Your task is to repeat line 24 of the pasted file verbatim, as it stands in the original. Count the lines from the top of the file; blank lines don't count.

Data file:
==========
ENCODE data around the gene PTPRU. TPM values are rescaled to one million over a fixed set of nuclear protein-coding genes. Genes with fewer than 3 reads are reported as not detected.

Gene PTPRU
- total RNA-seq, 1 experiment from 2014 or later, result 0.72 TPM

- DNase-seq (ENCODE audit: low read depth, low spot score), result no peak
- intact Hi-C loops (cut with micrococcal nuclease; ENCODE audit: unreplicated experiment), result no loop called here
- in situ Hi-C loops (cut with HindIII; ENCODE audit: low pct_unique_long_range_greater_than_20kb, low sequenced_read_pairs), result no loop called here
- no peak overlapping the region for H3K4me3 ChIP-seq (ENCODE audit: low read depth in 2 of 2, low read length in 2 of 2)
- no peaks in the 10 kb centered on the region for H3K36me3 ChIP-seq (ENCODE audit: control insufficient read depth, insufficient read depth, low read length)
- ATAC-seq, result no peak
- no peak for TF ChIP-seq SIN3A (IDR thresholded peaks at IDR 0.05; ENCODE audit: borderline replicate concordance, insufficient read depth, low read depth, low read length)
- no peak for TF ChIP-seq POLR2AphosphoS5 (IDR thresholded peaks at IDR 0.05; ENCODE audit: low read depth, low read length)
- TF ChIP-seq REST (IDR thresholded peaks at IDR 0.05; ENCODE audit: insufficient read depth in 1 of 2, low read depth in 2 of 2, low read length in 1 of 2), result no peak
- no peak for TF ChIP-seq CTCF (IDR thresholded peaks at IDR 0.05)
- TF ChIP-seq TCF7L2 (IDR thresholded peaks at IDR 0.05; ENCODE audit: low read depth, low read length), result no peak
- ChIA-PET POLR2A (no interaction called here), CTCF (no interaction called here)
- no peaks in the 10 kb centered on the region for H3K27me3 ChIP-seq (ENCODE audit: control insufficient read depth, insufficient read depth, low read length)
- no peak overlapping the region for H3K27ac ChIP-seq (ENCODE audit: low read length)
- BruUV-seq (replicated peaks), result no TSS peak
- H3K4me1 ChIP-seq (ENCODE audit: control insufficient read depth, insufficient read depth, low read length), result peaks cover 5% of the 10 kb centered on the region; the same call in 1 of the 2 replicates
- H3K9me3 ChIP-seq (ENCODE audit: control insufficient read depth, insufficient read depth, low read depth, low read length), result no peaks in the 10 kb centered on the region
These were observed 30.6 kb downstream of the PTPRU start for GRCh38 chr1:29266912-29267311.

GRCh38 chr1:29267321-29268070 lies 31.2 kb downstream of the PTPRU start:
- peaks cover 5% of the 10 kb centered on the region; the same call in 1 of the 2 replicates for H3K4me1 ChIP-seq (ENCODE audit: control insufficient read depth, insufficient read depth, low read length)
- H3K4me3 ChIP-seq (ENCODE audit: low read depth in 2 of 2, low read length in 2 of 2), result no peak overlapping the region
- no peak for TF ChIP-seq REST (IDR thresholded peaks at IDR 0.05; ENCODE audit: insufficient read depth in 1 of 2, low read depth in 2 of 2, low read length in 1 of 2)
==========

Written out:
- H3K4me3 ChIP-seq (ENCODE audit: low read depth in 2 of 2, low read length in 2 of 2), result no peak overlapping the region